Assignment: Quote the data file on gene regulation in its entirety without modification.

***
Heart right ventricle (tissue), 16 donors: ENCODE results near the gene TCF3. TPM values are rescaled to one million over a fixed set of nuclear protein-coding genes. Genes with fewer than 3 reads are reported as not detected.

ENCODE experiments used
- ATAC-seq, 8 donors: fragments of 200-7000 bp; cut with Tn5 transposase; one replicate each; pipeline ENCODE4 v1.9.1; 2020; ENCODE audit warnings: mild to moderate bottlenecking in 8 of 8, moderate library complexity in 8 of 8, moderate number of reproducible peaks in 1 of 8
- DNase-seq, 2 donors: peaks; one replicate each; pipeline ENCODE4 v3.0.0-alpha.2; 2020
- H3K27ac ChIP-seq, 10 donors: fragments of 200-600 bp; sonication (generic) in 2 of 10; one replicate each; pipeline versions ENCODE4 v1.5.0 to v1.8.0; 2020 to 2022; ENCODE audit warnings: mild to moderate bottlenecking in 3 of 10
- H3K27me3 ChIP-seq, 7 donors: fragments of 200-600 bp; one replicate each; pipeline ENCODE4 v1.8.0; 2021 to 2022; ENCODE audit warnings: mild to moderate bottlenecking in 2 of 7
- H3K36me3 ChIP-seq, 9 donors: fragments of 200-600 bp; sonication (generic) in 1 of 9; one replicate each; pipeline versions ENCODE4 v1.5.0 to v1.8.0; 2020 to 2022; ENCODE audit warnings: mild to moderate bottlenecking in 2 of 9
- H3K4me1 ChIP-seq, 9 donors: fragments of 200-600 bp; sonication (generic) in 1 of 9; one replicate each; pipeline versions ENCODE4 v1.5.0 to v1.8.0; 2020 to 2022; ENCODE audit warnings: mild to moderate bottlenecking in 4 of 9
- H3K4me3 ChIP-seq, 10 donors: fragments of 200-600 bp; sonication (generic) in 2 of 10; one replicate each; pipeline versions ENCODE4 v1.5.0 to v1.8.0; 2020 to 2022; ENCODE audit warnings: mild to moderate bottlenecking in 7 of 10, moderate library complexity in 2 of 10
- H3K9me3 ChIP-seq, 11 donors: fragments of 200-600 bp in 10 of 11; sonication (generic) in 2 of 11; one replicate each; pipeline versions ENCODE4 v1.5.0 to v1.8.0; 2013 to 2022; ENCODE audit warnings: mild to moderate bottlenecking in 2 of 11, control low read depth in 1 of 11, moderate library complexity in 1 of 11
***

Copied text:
Heart right ventricle (tissue), 16 donors: ENCODE results near the gene TCF3. TPM values are rescaled to one million over a fixed set of nuclear protein-coding genes. Genes with fewer than 3 reads are reported as not detected.

ENCODE experiments used
- ATAC-seq, 8 donors: fragments of 200-7000 bp; cut with Tn5 transposase; one replicate each; pipeline ENCODE4 v1.9.1; 2020; ENCODE audit warnings: mild to moderate bottlenecking in 8 of 8, moderate library complexity in 8 of 8, moderate number of reproducible peaks in 1 of 8
- DNase-seq, 2 donors: peaks; one replicate each; pipeline ENCODE4 v3.0.0-alpha.2; 2020
- H3K27ac ChIP-seq, 10 donors: fragments of 200-600 bp; sonication (generic) in 2 of 10; one replicate each; pipeline versions ENCODE4 v1.5.0 to v1.8.0; 2020 to 2022; ENCODE audit warnings: mild to moderate bottlenecking in 3 of 10
- H3K27me3 ChIP-seq, 7 donors: fragments of 200-600 bp; one replicate each; pipeline ENCODE4 v1.8.0; 2021 to 2022; ENCODE audit warnings: mild to moderate bottlenecking in 2 of 7
- H3K36me3 ChIP-seq, 9 donors: fragments of 200-600 bp; sonication (generic) in 1 of 9; one replicate each; pipeline versions ENCODE4 v1.5.0 to v1.8.0; 2020 to 2022; ENCODE audit warnings: mild to moderate bottlenecking in 2 of 9
- H3K4me1 ChIP-seq, 9 donors: fragments of 200-600 bp; sonication (generic) in 1 of 9; one replicate each; pipeline versions ENCODE4 v1.5.0 to v1.8.0; 2020 to 2022; ENCODE audit warnings: mild to moderate bottlenecking in 4 of 9
- H3K4me3 ChIP-seq, 10 donors: fragments of 200-600 bp; sonication (generic) in 2 of 10; one replicate each; pipeline versions ENCODE4 v1.5.0 to v1.8.0; 2020 to 2022; ENCODE audit warnings: mild to moderate bottlenecking in 7 of 10, moderate library complexity in 2 of 10
- H3K9me3 ChIP-seq, 11 donors: fragments of 200-600 bp in 10 of 11; sonication (generic) in 2 of 11; one replicate each; pipeline versions ENCODE4 v1.5.0 to v1.8.0; 2013 to 2022; ENCODE audit warnings: mild to moderate bottlenecking in 2 of 11, control low read depth in 1 of 11, moderate library complexity in 1 of 11